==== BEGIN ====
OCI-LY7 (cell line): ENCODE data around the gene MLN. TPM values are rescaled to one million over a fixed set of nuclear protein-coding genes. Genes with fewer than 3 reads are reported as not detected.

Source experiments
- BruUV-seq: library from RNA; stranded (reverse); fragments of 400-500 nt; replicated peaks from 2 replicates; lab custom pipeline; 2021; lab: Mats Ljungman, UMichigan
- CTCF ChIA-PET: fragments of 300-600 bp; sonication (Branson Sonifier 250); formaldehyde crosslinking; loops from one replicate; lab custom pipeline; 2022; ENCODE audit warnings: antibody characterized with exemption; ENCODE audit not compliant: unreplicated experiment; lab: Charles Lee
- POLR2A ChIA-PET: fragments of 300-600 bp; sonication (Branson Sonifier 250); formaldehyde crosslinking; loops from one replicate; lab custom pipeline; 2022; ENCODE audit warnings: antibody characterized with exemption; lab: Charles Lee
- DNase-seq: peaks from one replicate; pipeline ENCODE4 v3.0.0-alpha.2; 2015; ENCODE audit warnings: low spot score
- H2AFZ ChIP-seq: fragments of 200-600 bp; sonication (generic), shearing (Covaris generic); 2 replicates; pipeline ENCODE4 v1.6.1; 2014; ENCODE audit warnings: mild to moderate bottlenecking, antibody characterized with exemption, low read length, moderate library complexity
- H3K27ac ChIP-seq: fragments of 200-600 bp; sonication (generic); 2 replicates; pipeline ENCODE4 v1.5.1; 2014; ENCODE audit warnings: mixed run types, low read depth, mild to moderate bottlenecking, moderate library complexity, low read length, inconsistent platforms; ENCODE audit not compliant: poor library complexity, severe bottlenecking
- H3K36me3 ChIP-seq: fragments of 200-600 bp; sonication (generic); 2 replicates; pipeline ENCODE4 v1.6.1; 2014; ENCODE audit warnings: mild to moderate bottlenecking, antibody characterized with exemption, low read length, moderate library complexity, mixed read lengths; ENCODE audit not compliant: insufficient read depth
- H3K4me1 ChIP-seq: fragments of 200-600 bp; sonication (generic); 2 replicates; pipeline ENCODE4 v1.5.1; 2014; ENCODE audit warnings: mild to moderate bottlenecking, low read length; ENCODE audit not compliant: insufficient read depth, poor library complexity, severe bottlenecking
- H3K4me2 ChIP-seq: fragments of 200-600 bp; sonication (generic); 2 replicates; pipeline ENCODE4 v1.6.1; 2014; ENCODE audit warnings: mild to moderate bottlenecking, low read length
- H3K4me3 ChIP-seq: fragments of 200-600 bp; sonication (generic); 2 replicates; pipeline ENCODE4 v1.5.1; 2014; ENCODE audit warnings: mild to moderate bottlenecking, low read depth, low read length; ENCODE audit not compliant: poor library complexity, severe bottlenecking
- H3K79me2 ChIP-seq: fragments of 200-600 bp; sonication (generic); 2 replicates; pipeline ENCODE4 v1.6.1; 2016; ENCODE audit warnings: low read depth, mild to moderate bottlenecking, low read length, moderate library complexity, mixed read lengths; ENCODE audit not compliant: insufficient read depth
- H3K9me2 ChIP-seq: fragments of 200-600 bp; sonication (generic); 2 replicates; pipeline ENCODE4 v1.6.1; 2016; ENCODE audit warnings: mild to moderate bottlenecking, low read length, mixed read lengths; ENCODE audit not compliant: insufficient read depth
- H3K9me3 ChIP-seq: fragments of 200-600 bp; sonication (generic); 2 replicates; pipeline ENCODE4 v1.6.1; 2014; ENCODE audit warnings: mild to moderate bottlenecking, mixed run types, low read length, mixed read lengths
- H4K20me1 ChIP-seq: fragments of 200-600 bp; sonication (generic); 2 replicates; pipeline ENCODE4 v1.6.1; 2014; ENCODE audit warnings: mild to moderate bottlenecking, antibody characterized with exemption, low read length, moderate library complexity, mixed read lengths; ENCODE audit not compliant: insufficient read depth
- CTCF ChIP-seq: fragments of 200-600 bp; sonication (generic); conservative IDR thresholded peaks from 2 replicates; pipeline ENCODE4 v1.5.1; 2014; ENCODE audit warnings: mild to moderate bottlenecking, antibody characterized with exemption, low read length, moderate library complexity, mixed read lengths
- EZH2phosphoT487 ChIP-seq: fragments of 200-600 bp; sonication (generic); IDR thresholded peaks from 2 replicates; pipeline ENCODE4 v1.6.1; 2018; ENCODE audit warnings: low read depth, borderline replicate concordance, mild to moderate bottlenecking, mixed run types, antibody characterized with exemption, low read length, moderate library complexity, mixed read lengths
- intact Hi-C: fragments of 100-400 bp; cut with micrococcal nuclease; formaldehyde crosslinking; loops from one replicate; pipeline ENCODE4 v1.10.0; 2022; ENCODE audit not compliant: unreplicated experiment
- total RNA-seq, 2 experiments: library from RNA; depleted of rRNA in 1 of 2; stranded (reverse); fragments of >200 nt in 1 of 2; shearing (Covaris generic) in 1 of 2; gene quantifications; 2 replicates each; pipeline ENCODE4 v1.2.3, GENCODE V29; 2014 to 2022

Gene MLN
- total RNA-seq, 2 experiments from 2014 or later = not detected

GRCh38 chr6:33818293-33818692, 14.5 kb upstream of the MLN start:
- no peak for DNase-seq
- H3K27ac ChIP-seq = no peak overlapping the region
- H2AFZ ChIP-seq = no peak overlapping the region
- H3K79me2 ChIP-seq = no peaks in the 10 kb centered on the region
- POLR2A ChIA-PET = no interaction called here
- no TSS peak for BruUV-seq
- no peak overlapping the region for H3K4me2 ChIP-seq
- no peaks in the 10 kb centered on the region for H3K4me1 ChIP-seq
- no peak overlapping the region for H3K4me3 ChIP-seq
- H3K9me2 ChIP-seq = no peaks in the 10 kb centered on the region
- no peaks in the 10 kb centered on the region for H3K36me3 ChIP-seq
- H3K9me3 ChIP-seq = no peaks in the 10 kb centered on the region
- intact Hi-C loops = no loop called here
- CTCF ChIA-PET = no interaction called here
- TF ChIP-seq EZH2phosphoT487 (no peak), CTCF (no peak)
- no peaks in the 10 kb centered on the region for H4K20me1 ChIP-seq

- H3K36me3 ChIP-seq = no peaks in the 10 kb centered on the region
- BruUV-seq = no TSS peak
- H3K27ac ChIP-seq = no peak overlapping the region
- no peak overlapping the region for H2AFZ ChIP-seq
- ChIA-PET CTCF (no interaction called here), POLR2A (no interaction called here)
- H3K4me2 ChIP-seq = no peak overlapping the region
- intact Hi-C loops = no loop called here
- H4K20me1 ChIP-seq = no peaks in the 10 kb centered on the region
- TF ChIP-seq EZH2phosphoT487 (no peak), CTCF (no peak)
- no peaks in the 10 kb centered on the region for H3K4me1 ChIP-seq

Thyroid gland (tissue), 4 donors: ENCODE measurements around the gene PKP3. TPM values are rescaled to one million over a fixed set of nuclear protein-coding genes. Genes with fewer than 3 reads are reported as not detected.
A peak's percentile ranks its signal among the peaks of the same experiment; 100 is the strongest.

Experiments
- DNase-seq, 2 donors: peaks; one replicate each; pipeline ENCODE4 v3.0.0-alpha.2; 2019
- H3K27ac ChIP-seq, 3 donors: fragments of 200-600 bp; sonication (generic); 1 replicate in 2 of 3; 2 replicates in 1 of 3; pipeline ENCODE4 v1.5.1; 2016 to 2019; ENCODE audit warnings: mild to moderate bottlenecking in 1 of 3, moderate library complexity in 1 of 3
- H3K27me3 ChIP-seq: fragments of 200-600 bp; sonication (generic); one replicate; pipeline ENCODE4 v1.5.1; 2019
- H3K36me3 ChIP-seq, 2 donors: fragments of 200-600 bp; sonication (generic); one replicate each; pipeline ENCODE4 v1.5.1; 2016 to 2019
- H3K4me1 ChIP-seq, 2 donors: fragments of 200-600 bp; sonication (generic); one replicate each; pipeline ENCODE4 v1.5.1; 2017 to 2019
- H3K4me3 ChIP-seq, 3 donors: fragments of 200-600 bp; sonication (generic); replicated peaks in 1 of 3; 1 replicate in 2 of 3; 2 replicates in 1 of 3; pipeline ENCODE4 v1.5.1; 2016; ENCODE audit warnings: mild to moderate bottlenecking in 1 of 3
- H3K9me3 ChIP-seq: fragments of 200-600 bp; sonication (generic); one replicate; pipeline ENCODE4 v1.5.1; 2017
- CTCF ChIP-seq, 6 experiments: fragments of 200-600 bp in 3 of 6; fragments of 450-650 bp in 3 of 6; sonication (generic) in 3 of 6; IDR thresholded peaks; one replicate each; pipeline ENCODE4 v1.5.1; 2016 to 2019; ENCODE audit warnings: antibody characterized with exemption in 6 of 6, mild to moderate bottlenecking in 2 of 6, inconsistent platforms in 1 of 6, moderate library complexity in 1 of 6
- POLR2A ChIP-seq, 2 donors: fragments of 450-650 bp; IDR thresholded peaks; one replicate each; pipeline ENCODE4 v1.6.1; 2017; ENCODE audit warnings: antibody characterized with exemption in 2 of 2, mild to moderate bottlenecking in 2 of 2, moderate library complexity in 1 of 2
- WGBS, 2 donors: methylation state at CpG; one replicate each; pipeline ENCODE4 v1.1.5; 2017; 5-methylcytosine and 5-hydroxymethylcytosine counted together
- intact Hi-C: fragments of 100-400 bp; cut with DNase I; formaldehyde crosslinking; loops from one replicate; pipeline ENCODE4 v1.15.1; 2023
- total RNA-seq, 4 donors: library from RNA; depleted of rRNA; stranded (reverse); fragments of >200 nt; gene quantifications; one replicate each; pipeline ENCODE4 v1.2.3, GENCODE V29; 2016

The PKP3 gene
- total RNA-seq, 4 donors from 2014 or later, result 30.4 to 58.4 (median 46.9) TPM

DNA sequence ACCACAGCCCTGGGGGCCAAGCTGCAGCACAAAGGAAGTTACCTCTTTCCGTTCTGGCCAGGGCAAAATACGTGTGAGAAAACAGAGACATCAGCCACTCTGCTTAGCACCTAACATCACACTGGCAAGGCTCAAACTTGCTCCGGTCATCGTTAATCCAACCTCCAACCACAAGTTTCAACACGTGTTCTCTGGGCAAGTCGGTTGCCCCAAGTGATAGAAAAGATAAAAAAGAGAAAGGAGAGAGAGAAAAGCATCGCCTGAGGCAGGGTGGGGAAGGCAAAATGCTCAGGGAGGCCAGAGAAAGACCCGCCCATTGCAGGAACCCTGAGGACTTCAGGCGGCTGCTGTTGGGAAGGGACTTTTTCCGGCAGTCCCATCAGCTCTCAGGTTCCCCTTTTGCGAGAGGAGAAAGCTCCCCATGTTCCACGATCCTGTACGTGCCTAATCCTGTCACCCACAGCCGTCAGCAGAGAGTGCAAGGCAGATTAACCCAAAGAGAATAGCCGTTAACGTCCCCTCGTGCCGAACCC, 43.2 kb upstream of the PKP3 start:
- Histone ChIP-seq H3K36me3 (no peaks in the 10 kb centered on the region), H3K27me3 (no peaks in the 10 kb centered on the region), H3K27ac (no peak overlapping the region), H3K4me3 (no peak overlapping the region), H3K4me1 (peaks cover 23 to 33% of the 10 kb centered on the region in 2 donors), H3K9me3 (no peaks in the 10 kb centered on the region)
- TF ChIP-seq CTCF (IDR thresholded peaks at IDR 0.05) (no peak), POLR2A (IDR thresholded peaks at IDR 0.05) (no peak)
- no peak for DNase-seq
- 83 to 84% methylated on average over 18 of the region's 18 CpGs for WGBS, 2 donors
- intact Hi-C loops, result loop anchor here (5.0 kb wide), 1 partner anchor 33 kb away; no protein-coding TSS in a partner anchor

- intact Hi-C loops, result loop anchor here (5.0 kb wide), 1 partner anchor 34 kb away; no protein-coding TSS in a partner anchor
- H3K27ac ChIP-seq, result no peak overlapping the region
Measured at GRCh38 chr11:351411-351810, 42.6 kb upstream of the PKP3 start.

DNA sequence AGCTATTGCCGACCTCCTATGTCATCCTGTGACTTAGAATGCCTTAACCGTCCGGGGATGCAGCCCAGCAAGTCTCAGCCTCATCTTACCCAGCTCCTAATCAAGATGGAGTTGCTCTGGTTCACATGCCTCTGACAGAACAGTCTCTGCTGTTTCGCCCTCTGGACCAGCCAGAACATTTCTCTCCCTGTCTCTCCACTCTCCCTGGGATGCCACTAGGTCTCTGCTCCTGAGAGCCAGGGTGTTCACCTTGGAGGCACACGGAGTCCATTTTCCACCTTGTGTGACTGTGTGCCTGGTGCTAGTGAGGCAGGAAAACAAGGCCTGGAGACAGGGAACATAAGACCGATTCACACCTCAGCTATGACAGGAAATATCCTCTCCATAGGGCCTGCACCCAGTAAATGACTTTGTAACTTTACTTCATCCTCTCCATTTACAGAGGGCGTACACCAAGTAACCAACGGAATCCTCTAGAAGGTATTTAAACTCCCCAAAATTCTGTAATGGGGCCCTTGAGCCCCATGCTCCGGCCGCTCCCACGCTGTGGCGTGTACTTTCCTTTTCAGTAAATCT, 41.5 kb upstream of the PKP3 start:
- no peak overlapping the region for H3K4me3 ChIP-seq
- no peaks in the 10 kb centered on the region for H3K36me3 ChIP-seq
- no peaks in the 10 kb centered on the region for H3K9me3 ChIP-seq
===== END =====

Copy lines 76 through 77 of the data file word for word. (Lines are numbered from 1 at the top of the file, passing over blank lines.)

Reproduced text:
DNA sequence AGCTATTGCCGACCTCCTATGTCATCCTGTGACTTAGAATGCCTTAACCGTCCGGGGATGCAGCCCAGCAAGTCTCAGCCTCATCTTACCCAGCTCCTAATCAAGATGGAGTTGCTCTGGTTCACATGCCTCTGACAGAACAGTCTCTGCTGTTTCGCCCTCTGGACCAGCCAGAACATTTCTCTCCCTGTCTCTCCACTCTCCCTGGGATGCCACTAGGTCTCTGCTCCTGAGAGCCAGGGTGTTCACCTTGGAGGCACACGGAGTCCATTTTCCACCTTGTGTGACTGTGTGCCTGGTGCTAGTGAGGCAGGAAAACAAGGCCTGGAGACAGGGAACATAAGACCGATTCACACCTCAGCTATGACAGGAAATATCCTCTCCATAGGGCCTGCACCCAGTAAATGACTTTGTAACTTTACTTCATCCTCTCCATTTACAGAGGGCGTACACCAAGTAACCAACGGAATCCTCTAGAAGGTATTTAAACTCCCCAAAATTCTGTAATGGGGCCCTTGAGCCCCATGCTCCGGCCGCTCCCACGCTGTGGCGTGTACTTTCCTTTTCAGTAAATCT, 41.5 kb upstream of the PKP3 start:
- no peak overlapping the region for H3K4me3 ChIP-seq